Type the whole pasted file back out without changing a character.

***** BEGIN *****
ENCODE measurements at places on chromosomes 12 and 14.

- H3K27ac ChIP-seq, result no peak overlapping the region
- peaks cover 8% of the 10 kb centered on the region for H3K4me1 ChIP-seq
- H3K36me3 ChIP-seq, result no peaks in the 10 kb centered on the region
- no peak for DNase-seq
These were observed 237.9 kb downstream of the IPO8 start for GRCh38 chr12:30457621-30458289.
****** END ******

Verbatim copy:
ENCODE measurements at places on chromosomes 12 and 14.

- H3K27ac ChIP-seq, result no peak overlapping the region
- peaks cover 8% of the 10 kb centered on the region for H3K4me1 ChIP-seq
- H3K36me3 ChIP-seq, result no peaks in the 10 kb centered on the region
- no peak for DNase-seq
These were observed 237.9 kb downstream of the IPO8 start for GRCh38 chr12:30457621-30458289.